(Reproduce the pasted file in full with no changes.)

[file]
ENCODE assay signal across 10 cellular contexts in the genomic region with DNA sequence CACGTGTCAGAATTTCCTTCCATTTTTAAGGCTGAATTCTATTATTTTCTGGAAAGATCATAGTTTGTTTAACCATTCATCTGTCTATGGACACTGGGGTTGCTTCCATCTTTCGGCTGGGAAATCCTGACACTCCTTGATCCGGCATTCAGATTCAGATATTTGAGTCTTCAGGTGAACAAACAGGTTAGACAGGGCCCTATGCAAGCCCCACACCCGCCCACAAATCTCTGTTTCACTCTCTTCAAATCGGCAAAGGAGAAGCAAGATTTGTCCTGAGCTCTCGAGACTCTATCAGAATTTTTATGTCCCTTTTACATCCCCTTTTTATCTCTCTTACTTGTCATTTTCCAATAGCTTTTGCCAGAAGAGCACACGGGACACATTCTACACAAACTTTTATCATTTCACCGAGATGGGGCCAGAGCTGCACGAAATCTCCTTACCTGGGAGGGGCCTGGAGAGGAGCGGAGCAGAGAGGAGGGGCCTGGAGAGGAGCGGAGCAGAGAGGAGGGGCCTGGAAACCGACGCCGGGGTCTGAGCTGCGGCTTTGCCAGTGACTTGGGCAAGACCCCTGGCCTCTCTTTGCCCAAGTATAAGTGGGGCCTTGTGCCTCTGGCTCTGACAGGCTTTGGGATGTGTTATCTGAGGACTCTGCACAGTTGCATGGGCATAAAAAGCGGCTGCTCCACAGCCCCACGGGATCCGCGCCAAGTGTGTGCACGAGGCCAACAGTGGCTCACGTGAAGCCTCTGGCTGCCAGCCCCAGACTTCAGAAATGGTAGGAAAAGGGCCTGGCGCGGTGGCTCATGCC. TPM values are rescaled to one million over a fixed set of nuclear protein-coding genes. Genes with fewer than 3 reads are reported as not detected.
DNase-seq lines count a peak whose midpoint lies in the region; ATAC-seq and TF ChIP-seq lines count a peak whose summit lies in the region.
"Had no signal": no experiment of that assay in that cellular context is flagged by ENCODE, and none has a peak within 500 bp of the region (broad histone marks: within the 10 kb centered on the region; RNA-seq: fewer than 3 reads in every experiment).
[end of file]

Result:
ENCODE assay signal across 10 cellular contexts in the genomic region with DNA sequence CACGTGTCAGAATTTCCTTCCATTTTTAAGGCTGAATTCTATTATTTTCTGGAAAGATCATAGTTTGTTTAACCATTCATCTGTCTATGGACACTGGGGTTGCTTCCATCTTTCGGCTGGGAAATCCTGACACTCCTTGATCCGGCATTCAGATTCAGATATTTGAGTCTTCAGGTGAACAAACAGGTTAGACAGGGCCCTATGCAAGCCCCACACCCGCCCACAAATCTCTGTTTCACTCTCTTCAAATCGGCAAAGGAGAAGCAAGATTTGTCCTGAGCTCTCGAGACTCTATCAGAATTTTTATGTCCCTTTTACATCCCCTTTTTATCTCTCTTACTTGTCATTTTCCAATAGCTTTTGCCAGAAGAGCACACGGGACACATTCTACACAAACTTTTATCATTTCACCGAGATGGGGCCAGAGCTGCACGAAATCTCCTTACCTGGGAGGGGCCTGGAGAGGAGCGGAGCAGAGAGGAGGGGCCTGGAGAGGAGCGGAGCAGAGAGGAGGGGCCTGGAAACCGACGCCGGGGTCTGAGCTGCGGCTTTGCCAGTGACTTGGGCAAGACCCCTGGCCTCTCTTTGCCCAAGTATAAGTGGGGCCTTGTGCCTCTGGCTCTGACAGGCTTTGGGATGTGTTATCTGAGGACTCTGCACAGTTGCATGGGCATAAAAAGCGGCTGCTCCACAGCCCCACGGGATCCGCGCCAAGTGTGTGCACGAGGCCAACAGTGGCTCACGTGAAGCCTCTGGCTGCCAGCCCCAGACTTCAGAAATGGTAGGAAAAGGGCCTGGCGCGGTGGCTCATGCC. TPM values are rescaled to one million over a fixed set of nuclear protein-coding genes. Genes with fewer than 3 reads are reported as not detected.
DNase-seq lines count a peak whose midpoint lies in the region; ATAC-seq and TF ChIP-seq lines count a peak whose summit lies in the region.
"Had no signal": no experiment of that assay in that cellular context is flagged by ENCODE, and none has a peak within 500 bp of the region (broad histone marks: within the 10 kb centered on the region; RNA-seq: fewer than 3 reads in every experiment).